New technique promises cheaper photonic crystals
Mar 3, 2000
One of the main challenges in developing "photonic crystals" - materials which have photonic band gaps in much the same way that semiconductors have electronic band gaps - is to make structures which operate at visible wavelengths. Photonic crystals are made by drilling holes in a material. The dimensions and spacing of the holes determine the wavelength at which the crystal operates. Now Andrew Turberfield and colleagues at Oxford University in the UK have developed a new technique for making photonic crystals for visible radiation that could lead to a new generation of photonic integrated circuits (Nature 404 53).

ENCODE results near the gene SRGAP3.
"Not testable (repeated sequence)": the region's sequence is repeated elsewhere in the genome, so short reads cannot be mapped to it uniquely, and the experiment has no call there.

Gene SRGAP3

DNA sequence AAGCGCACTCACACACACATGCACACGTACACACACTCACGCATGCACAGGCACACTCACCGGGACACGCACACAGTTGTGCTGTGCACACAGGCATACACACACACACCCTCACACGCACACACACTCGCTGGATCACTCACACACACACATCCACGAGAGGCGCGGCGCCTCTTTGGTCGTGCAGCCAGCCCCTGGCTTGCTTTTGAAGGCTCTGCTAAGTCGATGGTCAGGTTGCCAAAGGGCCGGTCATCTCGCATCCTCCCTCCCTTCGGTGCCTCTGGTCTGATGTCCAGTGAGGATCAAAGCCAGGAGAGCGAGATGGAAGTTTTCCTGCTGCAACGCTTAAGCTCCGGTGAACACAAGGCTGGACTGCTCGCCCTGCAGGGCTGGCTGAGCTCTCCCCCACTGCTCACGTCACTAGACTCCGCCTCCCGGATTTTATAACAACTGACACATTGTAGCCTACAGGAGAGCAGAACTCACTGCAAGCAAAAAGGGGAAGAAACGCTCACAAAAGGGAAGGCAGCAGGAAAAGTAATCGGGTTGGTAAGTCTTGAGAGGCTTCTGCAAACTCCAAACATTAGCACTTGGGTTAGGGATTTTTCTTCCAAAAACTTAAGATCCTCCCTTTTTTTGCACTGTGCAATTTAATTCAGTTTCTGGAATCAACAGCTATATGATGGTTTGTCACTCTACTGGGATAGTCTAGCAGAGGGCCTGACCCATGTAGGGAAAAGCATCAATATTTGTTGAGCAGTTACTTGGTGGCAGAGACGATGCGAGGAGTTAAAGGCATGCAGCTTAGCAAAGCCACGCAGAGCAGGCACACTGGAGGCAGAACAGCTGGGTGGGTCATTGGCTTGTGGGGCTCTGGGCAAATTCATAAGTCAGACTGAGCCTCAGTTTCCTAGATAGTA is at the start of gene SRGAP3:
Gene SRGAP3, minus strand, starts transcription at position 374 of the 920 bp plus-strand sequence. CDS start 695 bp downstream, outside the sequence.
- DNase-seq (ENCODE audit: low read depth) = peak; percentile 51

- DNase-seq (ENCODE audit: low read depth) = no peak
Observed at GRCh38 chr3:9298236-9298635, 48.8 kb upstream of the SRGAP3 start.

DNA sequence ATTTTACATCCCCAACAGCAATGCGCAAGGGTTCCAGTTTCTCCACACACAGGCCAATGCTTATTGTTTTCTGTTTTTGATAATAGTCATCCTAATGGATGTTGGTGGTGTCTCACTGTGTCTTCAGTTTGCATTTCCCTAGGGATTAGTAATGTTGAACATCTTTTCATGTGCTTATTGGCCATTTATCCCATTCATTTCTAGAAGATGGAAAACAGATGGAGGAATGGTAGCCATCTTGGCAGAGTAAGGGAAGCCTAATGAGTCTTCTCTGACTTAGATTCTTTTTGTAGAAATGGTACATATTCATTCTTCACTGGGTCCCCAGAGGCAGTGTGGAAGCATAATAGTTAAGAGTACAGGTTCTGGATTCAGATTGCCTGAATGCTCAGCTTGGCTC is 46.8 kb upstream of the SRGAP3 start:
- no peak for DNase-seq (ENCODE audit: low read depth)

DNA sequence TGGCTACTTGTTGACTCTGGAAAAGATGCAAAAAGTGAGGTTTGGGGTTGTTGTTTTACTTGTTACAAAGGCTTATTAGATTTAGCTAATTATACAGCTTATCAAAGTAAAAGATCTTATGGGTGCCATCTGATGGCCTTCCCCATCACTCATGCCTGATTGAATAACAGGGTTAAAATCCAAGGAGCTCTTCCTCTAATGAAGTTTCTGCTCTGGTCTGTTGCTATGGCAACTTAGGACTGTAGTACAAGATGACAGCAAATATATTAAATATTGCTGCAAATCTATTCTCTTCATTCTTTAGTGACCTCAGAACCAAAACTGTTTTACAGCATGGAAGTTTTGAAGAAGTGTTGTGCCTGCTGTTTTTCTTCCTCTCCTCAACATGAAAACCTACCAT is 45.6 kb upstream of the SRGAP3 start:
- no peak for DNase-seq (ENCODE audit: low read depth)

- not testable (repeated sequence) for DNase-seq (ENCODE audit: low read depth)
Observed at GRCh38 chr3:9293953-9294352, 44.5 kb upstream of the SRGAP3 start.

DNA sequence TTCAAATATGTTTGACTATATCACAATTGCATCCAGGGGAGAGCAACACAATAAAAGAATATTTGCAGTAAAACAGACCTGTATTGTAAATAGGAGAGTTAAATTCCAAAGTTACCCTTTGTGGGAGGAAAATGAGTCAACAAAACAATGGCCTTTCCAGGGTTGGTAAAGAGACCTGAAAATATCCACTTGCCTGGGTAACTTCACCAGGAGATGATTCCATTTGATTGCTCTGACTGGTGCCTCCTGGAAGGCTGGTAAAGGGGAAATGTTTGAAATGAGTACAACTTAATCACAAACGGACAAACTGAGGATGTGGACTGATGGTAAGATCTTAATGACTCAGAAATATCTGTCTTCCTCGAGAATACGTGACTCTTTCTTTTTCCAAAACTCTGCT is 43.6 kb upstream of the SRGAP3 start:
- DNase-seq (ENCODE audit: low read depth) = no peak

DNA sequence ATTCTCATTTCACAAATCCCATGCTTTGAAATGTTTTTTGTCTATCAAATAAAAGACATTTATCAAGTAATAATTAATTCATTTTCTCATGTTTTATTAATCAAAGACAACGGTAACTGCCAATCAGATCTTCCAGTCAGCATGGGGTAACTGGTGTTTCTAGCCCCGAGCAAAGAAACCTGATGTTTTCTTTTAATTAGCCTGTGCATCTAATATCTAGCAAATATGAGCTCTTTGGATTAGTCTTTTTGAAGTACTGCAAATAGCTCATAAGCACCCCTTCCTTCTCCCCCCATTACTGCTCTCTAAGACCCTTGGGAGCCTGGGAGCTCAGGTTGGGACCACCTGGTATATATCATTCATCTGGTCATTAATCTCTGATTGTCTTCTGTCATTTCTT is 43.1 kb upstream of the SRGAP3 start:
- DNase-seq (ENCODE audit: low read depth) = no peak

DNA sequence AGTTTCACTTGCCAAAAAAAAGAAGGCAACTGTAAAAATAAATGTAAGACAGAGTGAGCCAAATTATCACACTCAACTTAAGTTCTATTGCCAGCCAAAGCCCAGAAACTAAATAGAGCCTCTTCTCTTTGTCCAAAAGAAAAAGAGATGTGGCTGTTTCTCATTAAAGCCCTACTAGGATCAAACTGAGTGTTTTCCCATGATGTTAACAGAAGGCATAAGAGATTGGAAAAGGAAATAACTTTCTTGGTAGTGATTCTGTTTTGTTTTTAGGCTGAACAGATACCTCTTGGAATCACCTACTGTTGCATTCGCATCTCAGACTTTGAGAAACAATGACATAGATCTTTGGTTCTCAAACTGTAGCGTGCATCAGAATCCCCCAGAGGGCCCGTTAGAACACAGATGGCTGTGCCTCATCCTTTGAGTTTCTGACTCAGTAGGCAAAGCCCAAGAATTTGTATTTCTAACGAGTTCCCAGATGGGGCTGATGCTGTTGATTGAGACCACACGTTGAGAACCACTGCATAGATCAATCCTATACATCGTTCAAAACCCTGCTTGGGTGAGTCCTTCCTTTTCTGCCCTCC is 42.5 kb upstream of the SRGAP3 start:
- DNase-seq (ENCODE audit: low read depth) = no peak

The method works by solidifying a resin that hardens when exposed to light. The resin is solidified into a three-dimensional grid by placing it in the interference pattern set up by four intersecting laser beams. The pores in the resin are then filled with titanium dioxide, which is allowed to set. The resin is then burnt off to create the photonic crystal.
Other techniques for making photonic crystals rely on chemical deposition, or on adapting semiconductor fabrication techniques. However, both of these methods have a number of disadvantages. "Our technique is much more flexible than other methods," says Turberfield. "It is fast, cheap, and very flexible." The technique can also create structures with 10 times as many layers as structures produced by chemical deposition.
The next step, says Turberfield, is to create a material that has the same optical characteristics in all directions, and then introduce defects into the crystal. This will allow a wide range of photonic-based circuits to be fabricated.